“There was no platform to easily teach these skills,” Sidharth said. “There was a problem here.”
The platforms that did exist, which tended to not be user- or kid-friendly, often cost hundreds of dollars too. “The barrier to entry is very big,” Sidharth said.
The brothers have already trained RUSD teachers on how to instruct their students, with Trashbot lessons expected to begin locally as soon as next late next month.
“The goal is to get a Trashbot into the hands of every sixth grader by the end of March,” Alexander DeBaker, RUSD’s executive director of Academies & Transformation, said in an email. “If we find that they are a great resource for implementing STEM (Science, Technology, Engineering, Mathematics), we will look into implementing them into seventh and eighth grade in the coming years.”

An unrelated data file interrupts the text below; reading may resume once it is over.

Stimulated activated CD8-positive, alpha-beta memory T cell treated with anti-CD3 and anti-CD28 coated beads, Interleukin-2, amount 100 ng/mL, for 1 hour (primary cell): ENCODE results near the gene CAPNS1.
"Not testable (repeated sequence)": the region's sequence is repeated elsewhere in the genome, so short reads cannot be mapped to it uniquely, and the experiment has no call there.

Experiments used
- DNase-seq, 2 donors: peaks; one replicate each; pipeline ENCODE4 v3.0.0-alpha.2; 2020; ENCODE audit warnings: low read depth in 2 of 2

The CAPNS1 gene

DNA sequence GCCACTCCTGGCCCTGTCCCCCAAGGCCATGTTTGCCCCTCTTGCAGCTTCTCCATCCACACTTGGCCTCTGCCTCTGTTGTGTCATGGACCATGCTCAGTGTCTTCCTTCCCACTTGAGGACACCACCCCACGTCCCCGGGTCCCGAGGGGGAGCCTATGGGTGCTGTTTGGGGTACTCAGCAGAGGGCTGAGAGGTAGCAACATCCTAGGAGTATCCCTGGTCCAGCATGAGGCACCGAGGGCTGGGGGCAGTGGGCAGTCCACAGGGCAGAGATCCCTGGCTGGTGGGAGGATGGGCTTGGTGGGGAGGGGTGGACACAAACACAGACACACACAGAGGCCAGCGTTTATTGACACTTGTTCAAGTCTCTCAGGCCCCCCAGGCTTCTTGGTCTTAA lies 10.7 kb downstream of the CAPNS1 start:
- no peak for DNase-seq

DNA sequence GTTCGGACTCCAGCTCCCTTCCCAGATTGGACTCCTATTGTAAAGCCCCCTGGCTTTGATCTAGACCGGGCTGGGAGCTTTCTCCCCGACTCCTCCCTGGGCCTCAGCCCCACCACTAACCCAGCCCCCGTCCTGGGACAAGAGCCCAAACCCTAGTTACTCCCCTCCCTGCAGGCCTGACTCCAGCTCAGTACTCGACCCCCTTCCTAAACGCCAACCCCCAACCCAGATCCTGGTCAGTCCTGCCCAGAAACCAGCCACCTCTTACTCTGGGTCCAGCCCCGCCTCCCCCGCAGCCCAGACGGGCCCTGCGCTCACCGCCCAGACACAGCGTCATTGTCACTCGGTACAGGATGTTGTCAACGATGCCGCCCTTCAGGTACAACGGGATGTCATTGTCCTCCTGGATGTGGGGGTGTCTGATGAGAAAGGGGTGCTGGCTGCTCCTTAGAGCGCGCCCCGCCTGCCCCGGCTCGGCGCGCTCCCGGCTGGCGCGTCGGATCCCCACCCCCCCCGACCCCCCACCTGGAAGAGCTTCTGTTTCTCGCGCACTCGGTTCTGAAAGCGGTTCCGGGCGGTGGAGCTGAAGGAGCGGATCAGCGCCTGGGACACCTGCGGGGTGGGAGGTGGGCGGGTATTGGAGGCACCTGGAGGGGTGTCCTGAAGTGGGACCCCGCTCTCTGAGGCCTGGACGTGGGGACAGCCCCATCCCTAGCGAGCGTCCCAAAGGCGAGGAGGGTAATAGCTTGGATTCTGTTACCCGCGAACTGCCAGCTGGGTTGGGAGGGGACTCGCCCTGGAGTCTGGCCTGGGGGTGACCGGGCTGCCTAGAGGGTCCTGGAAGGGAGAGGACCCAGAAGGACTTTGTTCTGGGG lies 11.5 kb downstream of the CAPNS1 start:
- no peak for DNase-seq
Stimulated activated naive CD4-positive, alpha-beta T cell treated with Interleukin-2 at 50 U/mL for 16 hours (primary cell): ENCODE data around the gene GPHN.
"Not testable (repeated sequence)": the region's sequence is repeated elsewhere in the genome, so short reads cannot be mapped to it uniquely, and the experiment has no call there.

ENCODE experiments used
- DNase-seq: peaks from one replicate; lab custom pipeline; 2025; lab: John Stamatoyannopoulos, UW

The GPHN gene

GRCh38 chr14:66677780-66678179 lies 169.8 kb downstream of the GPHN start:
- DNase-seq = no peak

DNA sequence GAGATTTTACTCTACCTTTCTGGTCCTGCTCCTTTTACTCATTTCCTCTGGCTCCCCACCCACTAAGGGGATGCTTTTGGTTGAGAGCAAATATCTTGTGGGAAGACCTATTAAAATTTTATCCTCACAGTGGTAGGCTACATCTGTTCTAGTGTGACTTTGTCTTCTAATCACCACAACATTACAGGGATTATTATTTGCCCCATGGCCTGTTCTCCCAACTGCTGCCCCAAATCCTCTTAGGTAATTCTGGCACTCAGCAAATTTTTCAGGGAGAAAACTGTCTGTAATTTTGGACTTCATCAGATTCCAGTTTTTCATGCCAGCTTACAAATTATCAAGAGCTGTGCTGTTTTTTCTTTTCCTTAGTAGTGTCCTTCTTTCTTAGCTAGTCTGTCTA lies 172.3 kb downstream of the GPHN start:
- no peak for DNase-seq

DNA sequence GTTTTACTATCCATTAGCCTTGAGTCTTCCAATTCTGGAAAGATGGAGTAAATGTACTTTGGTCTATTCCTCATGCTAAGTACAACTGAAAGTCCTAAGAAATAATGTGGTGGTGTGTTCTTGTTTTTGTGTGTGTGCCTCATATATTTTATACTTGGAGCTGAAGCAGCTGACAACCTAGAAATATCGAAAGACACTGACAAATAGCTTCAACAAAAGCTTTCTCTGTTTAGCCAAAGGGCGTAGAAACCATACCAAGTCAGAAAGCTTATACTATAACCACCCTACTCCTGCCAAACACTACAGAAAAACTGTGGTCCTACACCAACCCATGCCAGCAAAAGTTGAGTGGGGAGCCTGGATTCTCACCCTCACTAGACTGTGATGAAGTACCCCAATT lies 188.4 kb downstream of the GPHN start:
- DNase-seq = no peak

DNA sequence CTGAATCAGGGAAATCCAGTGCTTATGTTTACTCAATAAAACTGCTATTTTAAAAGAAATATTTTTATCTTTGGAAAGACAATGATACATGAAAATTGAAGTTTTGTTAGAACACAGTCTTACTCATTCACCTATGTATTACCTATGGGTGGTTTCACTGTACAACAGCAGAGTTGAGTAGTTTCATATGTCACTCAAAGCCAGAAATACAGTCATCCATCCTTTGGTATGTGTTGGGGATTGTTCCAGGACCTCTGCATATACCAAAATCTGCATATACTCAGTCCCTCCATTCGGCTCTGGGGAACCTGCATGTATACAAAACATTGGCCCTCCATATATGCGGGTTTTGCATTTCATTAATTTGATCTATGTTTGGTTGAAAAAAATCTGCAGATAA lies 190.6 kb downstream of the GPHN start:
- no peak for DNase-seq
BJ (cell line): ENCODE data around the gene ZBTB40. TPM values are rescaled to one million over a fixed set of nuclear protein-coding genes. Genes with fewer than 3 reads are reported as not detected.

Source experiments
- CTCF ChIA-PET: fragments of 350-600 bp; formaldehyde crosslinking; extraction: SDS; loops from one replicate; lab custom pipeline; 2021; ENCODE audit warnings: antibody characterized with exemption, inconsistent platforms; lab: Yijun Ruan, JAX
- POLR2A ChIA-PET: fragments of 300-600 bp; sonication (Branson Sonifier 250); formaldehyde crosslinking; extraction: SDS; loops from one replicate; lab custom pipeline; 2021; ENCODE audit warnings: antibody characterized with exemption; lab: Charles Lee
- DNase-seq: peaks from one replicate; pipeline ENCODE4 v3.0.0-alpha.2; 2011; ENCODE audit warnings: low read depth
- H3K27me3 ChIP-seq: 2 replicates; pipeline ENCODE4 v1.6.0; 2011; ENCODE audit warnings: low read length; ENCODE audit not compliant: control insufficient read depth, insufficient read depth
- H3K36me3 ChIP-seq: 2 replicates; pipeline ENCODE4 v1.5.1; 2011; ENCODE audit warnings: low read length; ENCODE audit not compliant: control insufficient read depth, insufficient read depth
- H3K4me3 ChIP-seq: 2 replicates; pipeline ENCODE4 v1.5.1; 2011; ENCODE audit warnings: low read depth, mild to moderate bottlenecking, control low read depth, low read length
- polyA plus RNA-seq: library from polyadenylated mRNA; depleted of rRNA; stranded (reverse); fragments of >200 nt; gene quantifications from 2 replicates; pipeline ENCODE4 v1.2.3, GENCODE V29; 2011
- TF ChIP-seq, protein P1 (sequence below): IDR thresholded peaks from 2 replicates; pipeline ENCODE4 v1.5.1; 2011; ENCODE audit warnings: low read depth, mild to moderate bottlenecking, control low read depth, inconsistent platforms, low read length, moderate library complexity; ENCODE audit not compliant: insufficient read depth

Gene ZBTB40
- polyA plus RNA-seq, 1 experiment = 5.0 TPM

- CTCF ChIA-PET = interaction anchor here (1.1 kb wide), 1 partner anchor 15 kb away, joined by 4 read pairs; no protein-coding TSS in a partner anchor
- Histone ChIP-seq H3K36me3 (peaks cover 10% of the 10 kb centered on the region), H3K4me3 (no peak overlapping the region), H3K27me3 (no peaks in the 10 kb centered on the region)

Rohit, a 20-year-old University of Texas student, wants Trashbot users to get “a core competency” in coding and computer science they can use down the road as more jobs land in the tech sector.
“They (students who use Trashbot) get to connect to a career field that is one of the most in-demand fields in the world and growing at a rapid pace,” DeBaker said. “Making this connection with the students could change a student’s life. A small percentage of our students are exposed to this type of curriculum, those are the students in our Engineering, IT (Information Technology), and Computer Science pathways in our high school Academies. This gives us the opportunity to expose every student to these experiences which could lead them to one of our STEM pathways thus helping to fill that skills gap in our community.”